In order to be eligible for relief under any PCRA petition, an appellant must plead and prove by a preponderance of the evidence that his conviction or sentence arose from one or more of the factors enumerated at 42 Pa.C.S. § 9543(a)(2), that the issues he raised have not been previously litigated, and that the claims have not been waived. Commonwealth v. Travaglia, 541 Pa. 108, 117, 661 A.2d 352, 356, (1995) cert. denied, 516 U.S. 1121, 116 S.Ct. 931, 133 L.Ed.2d 858 (1996); 42 Pa.C.S. § 9543(a)(3).

Appellant filed his PCRA petition before the 1995 and 1997 amendments to the PCRA took effect. At the time that appellant filed his PCRA petition, section 9543(a)(2) provided that appellant would be entitled to PCRA relief if his conviction or sentence resulted from the following:

Prior to the 1995 amendments, an issue was deemed previously litigated when it had been raised in the trial court, the trial court ruled on the merits of the issue and the petitioner did not appeal; or the highest appellate court in which the petitioner could have had review as a matter of right has ruled on the merits of the issue; or the issue had been raised and decided in a proceeding collaterally attacking the conviction or sentence. 42 Pa.C.S. § 9544(a)(1),(2) and (3).

Prior to the 1995 amendments, an issue was deemed waived if the petitioner failed to raise it and "it could have been raised before the trial, at the trial, on appeal, in a habeas corpus proceeding or any other proceeding actually conducted or in a prior proceeding actually conducted or in a prior proceeding actually initiated under this subchapter." 42 Pa.C.S. § 9544(b).

       Here, we note that appellant's claim under his second PCRA petition is technically waived for failure to raise it on direct appeal or in his first PCRA petition. However, waiver of a previously unlitigated issue is excused under 42 Pa.C.S. § 9543(a)(3)(iii) where the petitioner can demonstrate that his trial or appellate counsel was ineffective. Commonwealth v. Christy, 540 Pa. 192, 201-202, 656 A.2d 877 (1995), cert. denied, 516 U.S. 872, 116 S.Ct. 194, 133 L.Ed.2d 130 (1995). Although a claim of ineffectiveness must be raised at the earliest possible stage in which the allegedly ineffective counsel no longer represents the petitioner, Commonwealth v. Griffin, 537 Pa. 447, 454, 644 A.2d 1167, 1170 (1994), a claim of ineffectiveness will not be deemed waived where the petitioner has layered the claim by alleging the ineffectiveness of all prior counsel for failing to pursue the claim. Commonwealthv. Morales, 549 Pa. 400, 409, 701 A.2d 516, 520 (1997) . Here, appellant properly layered his ineffectiveness claims in his second PCRA petition by alleging the ineffectiveness of all prior counsel.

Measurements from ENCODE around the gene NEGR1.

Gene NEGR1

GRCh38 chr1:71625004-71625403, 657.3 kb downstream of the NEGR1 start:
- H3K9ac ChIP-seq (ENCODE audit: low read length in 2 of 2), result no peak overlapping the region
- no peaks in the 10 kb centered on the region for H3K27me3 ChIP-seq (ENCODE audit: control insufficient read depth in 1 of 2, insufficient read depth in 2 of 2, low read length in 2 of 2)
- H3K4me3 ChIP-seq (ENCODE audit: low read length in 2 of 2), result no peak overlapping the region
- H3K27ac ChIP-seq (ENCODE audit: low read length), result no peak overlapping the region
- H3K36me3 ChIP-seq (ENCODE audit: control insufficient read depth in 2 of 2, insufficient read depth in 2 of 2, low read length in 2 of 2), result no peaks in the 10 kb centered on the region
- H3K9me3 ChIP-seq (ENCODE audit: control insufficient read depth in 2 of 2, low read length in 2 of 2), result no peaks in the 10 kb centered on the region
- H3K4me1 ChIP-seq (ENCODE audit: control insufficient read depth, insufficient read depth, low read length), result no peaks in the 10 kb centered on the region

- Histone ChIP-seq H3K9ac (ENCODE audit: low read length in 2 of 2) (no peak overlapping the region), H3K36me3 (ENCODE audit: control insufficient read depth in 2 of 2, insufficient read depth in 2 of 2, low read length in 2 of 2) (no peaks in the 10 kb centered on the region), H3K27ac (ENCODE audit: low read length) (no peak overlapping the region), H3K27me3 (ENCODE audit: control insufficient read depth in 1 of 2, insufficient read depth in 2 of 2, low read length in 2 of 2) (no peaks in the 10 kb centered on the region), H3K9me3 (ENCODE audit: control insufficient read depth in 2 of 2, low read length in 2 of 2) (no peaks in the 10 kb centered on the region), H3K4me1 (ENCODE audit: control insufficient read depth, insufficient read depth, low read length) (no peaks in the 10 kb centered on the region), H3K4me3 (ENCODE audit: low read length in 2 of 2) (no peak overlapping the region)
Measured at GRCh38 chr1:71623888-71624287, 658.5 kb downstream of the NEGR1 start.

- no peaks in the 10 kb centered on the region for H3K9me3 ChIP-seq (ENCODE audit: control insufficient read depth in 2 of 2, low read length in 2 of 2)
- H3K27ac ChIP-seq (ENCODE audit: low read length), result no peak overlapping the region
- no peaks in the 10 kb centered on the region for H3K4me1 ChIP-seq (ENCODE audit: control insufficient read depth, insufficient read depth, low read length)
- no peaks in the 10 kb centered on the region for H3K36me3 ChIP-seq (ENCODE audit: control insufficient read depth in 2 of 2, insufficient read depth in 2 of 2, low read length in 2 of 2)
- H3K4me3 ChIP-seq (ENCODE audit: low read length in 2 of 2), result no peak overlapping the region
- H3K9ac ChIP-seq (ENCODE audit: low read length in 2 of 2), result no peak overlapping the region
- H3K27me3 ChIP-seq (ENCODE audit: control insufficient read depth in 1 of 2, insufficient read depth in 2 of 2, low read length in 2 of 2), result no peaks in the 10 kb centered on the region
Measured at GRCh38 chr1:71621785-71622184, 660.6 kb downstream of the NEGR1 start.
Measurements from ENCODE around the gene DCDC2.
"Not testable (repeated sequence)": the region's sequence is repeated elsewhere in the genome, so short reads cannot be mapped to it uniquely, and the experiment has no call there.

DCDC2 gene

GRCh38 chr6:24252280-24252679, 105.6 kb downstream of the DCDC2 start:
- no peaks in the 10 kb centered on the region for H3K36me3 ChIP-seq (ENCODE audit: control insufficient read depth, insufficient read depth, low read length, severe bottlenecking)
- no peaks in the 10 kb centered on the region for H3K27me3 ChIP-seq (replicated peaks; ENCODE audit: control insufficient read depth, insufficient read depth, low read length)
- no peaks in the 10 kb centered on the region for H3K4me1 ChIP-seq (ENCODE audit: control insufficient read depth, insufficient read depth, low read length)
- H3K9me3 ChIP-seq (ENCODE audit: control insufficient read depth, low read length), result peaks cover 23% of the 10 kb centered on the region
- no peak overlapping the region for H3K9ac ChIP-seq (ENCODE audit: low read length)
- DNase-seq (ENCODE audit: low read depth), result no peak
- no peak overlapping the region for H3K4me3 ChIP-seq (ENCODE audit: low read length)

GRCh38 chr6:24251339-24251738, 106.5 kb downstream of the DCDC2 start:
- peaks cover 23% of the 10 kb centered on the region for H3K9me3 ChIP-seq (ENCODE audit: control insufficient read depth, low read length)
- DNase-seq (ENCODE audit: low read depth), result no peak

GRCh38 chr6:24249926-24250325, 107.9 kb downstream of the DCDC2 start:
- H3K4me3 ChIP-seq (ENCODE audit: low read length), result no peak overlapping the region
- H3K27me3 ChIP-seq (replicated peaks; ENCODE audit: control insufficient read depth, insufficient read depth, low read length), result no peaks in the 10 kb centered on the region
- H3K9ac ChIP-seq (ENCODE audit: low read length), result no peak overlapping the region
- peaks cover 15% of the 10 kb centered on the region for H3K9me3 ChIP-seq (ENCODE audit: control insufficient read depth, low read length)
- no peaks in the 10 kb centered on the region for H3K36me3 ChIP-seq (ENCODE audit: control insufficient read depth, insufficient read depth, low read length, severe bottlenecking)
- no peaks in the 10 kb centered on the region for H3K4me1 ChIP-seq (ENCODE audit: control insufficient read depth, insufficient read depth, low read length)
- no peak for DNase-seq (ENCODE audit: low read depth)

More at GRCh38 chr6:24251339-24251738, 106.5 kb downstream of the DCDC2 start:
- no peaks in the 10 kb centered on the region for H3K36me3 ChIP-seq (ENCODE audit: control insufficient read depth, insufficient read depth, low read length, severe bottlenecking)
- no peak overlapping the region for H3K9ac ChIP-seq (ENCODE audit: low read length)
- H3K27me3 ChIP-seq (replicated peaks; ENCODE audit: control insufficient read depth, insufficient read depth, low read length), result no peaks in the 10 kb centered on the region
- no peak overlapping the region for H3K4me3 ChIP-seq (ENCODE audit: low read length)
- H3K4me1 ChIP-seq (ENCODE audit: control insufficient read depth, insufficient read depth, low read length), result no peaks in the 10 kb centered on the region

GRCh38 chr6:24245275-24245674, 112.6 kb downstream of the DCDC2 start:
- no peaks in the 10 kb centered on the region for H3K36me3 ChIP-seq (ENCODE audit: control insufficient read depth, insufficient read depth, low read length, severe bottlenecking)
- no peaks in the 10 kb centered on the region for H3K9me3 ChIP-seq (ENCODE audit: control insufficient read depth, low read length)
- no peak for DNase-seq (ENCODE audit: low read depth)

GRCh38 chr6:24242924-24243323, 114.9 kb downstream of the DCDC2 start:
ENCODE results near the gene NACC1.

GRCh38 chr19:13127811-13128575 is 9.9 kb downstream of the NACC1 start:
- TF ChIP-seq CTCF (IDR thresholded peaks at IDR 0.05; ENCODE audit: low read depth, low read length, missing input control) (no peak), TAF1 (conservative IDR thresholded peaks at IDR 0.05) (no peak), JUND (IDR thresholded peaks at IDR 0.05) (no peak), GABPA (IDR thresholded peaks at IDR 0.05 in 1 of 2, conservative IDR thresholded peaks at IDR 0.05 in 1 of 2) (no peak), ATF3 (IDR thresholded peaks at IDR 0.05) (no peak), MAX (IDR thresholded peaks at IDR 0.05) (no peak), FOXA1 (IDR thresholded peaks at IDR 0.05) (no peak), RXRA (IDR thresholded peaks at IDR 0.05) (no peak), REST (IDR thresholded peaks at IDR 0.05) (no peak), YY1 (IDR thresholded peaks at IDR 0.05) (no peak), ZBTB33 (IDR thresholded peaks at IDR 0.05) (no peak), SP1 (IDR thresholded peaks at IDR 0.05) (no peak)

In order to prevail on an ineffectiveness claim, appellant must demonstrate that: (1) his claims are of arguable merit, (2) counsel had no reasonable basis for his actions, and (3) counsel's actions prejudiced appellant. Commonwealth v. Pierce, 515 Pa. 153, 158, 527 A.2d 973, 975 (1987). Allegations of ineffectiveness in connection with the entry of a guilty plea will serve as a basis for relief only if the ineffectiveness caused appellant to enter an involuntary or unknowing plea. Commonwealth v. Frometa, 520 Pa. 552, 554, 555 A.2d 92, 93 (1989). In determining whether a guilty plea was entered knowingly and intelligently, a reviewing court must review all of the circumstances surrounding the entry of that plea. Commonwealth v. Schultz, 505 Pa. 188, 192, 477 A.2d 1328, 1330 (1984).

Further, when the allegations of ineffectiveness arise within the context of a PCRA petition, the PCRA provides that the ineffectiveness must have so undermined the truth determining process that no reliable adjudication of guilt or innocence could have taken place. 42 Pa.C.S.§ 9543(a)(2)(ii). In the recent case of Commonwealth v. Kimball, 555 Pa. 299, 724 A.2d 326 (1999) (Zappala, J., concurring, Castille, J., concurring separately), this Court defined the standard for demonstrating ineffectiveness under the PCRA. In Kimball, a majority of this Court held that, in order to demonstrate that ineffective assistance of counsel so undermined the truth determining process that no reliable adjudication of guilt or innocence could have taken place, an appellant must show that but for counsel's ineffective representation, there is a reasonable probability that the outcome of the proceeding would have been different. Thus, pursuant to Kimball, the PCRA does not create a heightened standard for claims of ineffective assistance of counsel than the standard employed for those claims on direct appeal.